Richard Brady goes by Ricardo these days…he’s been in Panama since 2001 and has no plans to return to Florida. That’s probably because he spends his days surfing at one of the best sites in the region. When he’s not surfing, he’s out on Elizabeth, a gleaming white 25-foot skiff, from which he’s spotted everything from manta rays to howler monkeys.
His playground, much of the time, is Coiba National Park, an island and marine reserve known as one of the most pristine and biodiverse places in Latin America. Above, he has the endless blue sky…around him, blue- and green-marbled waters that almost glow from within…and beneath Elizabeth’s hull, gently waving sea fans hide confetti-bright schools of fish.
But he’s quick to point out that he’s not living a life of leisure. “I’d call it an early semi-retirement,” he explains.
He owns Santa Catalina Boat Tours, and Elizabeth serves the dual purpose of providing a steady income and keeping him from getting bored.
Located in the province of Veraguas, Santa Catalina is one of Panama’s best known surfing destinations. Though virtually unheard of among non-surfers, water sports enthusiasts come here from all over the world.
“It’s really grown,” he says. “Fifteen years ago, the people here lived really simply, and the road wasn’t paved, so they were pretty isolated. You can’t even imagine.”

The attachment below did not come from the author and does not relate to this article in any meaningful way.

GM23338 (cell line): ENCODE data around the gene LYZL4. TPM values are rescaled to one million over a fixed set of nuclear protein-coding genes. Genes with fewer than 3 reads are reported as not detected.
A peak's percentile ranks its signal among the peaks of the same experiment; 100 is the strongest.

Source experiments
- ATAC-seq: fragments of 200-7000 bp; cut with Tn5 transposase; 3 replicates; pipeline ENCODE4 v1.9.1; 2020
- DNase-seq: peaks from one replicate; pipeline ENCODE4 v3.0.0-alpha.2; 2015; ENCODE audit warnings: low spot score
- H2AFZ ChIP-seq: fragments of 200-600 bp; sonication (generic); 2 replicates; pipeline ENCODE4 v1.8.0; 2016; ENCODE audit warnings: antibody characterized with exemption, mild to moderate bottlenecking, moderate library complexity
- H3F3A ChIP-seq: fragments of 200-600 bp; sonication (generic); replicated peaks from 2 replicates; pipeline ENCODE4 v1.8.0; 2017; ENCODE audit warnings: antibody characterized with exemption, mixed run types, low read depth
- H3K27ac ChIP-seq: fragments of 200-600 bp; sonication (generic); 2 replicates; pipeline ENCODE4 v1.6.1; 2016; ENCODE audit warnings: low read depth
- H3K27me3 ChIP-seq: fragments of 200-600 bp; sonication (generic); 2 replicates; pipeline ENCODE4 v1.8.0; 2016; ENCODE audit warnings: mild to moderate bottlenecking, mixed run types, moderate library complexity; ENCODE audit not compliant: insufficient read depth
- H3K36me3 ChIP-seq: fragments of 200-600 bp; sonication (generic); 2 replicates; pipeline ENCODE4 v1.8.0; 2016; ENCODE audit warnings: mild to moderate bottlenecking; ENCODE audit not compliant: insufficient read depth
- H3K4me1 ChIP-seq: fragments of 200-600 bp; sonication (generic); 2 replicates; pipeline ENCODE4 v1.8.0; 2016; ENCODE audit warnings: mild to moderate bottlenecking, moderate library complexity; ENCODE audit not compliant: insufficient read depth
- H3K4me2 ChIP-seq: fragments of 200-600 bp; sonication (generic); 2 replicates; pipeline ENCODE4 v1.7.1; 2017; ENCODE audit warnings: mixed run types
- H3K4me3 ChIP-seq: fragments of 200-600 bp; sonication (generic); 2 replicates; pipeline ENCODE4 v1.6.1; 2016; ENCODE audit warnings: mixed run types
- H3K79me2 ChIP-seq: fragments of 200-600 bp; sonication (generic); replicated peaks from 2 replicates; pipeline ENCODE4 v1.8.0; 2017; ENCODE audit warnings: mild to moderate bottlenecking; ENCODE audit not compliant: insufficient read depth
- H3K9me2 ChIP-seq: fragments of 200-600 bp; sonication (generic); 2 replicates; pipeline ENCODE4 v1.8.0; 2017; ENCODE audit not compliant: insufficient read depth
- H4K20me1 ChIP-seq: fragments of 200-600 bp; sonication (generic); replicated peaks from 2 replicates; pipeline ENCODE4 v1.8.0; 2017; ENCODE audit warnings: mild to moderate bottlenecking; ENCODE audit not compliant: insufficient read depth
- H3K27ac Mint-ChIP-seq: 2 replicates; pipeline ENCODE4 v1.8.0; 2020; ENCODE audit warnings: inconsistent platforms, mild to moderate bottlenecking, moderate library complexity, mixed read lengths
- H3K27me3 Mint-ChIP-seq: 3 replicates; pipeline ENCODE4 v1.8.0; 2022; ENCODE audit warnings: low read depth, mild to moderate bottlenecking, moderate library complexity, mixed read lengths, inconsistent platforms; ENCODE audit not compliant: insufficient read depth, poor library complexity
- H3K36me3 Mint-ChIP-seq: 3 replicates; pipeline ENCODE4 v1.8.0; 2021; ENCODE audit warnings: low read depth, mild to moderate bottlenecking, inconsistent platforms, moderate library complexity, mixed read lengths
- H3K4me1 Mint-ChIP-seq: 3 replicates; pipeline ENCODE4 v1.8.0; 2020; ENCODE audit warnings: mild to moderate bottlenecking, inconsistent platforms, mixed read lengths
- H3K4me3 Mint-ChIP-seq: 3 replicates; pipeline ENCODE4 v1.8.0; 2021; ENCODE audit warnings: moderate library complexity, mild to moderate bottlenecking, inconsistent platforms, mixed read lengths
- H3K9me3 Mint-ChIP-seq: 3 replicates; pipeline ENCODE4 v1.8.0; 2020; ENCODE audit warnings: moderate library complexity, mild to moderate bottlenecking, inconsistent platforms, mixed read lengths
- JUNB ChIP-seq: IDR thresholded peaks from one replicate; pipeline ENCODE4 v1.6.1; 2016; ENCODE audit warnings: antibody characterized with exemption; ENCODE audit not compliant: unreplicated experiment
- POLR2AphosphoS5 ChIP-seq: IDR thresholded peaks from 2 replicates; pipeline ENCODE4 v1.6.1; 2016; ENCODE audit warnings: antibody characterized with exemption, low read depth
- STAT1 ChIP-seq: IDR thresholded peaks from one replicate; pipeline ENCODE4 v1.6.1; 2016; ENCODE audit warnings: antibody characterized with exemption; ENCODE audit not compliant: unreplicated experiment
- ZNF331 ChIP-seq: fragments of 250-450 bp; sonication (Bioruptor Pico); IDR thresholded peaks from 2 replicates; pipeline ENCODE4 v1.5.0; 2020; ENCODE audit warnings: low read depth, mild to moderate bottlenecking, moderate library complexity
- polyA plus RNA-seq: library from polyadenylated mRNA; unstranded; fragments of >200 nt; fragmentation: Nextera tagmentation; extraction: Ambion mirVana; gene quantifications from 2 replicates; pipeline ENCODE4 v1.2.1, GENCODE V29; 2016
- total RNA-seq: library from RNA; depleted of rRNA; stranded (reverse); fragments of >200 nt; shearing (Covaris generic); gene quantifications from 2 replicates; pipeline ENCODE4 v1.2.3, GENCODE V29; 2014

Today, Richard’s fellow expats hail from the U.S. and Canada, Venezuela…even as far as Portugal and France. Richard himself had been traveling from Florida to Santa Catalina to surf for five years…when it hit him.
“I was in my forties and thinking…in 10 years I might be unable to surf the more challenging waves,” he says. “I was only getting to surf a couple of times a year, when I was on vacation.”
Richard wanted to get out of the “nine-to-five grind” and have more time for the things that really mattered, so he packed up and left. He soon discovered, however, that a true retiree lifestyle wasn’t for him. “You’d get pretty bored doing nothing but sitting around, waiting for the surf to come in,” he says. “I’m walking the fine line between keeping occupied and not having all my time tied up by work.”
As for the business opportunities in Santa Catalina, there are many, but Richard has a caveat: “Anyone thinking of working in tourism here has to understand that September and October are generally slow,” he says. These months are characterized by heavy rains, which limit surfing and diving options.
Growth has been steady, though, and despite the slow season, he says work varies from very busy (during the “dry” summer months of December to April) to very consistent. “With the exception of 2010, which was a rough year all over the world, every summer has been busier than the last,” he says.
And though Santa Catalina is still tiny and hardly what you’d call developed, its growth has exceeded Richard’s expectations. He’s seen the arrival of dive shops and restaurants and beachside cabaña rentals. He’s seen the town finally get Internet—high-speed, not old fashioned dial-up—as well as cable television and better paved roads.
“At the end of the day, I’ve got it pretty good,” he says, in what must be the understatement of the year. “It’s a good job, showing visitors beautiful sights…and I get to work for myself and not be locked into a schedule.”
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